Top of the Agenda: Scandal Spreads Over Chinese Power Couple
The Chinese government has removed Bo Xilai (WSJ), once a rising political star, from his prominent positions in the Politburo and Central Committee, as his wife, Gu Kailai, is subjected to a homicide investigation in connection with the death of British businessman Neil Heywood. Many analysts are describing the events as the biggest scandal to strike Beijing in decades. Mr. Bo was sacked as party leader of the southwestern megalopolis of Chongqing last month. Chinese state news reported that while Ms. Gu was on "good terms" with Mr. Heywood, who served the family as a "trusted advisor," they did have a conflict over "economic interests." British Foreign Secretary William Hague said he welcomed the investigation.
In an op-ed for the New York Times, Jonathan Fenby writes, "the Bo affair is, essentially, a sideshow, a distraction from the essential challenges facing China under its changing leadership. Nobody can deny the country's huge material achievements, and individuals live far better and freer lives than they did under the Great Helmsman. But the economic model is out of date."
On CFR's Asia Unbound blog, Elizabeth C. Economy writes, "The case of Bo represents a marked improvement from traditional Chinese politics by bringing transparency, accountability, and perhaps even the rule of law into the political process. Of course the Party is already trying to use its handling of the scandal as an example of its respect for the 'sanctity and authority of law.' In doing so, however, the Party raises the expectations of the Chinese people that such transparency and accountability will continue."
China and Philippines in South China Sea Standoff
The Philippines requested China's ambassador in Manila after two Chinese ships prohibited a Philippine navy vessel from arresting Chinese fishermen in the South China Sea (al-Jazeera). The two countries contest sovereignty over some islands in the region.
SOUTH AND CENTRAL ASIA
Quake off Indonesia Prompts Tsunami Watch
An 8.6 magnitude earthquake off the coast of Indonesia has prompted a tsunami watch (WSJ) for much of the region, including India, Indonesia, Sri Lanka, the Maldives, Bangladesh, Malaysia, and Pakistan. A 9.1 quake in the same area in 2004 triggered a tsunami (LAT) that killed an estimated 230,000 people.
PAKISTAN: Pakistani President Asif Ali Zardari and Indian Premier Dr. Manmohan Singh reached a preliminary agreement that would allow traders from both countries to be issued multiple-entry visas (Dawn).
Pakistan's stability is of great consequence to regional and international security. Examine the roots of its challenges, what it means for the region and the world, and explore some plausible futures for the country in this CFR Crisis Guide.
Annan in Iran to Discuss Syria Peace Deal
UN-Arab League envoy Kofi Annan gained Iranian support for the peace process in Syria (al-Jazeera), but Tehran said that Syria's government must be given time to institute reforms. Annan said he has received assurances from Syria that the cease-fire deadline would be honored.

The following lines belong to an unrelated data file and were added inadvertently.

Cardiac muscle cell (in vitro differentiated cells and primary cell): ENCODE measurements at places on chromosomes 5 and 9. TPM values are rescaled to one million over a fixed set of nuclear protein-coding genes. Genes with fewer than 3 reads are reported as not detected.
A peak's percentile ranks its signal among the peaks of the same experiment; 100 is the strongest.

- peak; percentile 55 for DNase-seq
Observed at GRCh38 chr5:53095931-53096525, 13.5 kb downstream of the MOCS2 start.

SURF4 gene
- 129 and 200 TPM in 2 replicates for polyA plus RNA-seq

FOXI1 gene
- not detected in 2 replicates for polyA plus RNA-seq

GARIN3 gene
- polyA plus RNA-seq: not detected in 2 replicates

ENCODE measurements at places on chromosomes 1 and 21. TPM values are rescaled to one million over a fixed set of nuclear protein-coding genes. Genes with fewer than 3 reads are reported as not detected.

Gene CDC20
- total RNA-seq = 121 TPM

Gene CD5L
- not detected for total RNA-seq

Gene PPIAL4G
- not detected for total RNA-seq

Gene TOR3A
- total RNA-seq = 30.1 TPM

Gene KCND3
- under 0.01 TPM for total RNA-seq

ISRAEL: Israeli and Lebanese navies have been cooperating in the Mediterranean as Israel prepares for a possible altercation on upcoming Nakba Day this month (Haaretz). As a result, analysts say that significantly fewer foreign vessels approach Israel's maritime border now.
Sudan-South Sudan Border Skirmishes
Sudan reported that South Sudan (AP) launched an attack on the oil-rich town of Heglig twice in the last twenty-four hours, and that border conflicts have broken out in the aftermath. The news raises fears of all-out conflict between the two newly partitioned nations.
NIGERIA: Nigeria's chief of army staff told his troops to consider themselves at war with Boko Haram (Vanguard), the militant Islamic group believed to be responsible for the Easter Sunday attacks that killed scores of people in parts of the country's north.
European Markets Stage Tentative Comeback
Following the worst one-day drop in over a month, European markets recovered some lost ground with Spanish and Italian stocks (FT) leading the way. Italy also managed to sell its target of $17.5 billion government bonds on Wednesday, but its borrowing costs rose sharply, highlighting market nervousness.
The eurozone, once seen as a crowning achievement in the decades-long path of European integration, is a buffeted by a sovereign debt crisis of nations whose membership in the currency union has been poorly policed.
RUSSIA: Russia's president-elect Vladimir Putin announced he would support a motion that prohibits a person from being elected president more than twice (AP). He added that such a law would not affect him, however, since it would not be retroactive.
Bolivia to Rescind Amazon Road Contract
Bolivian President Evo Morales announced he will cancel the contract of a Brazilian company that was set to build a controversial road through the Amazon rainforest (BBC). Morales accused OAS, the firm in question, of not complying with deal's terms.
MEXICO: Mexican President Felipe Calderon is set to travel to Cuba on Wednesday for a brief trip to improve relations with the communist nation and discuss business possibilities, including oil ventures (Reuters).
Obama Makes Case for Tax Hikes on the Rich
President Barack Obama doubled down on his economic case for a second term, which he explained favors boosting social programs that benefit middle-income Americans, in sharp contrast with Republicans' past and future proposals to spur growth with upper-income tax cuts.
The Senate is set to vote next week (Politico) on a change in tax laws that would set a 30 percent minimum income tax for Americans earning more than $1 million annually, known as the "Buffett Rule," which will be at odds with a House budget plan by Budget Committee Chairman Paul Ryan (R-Wisconsin) "that cuts taxes on many Americans, with a particular emphasis on the rich."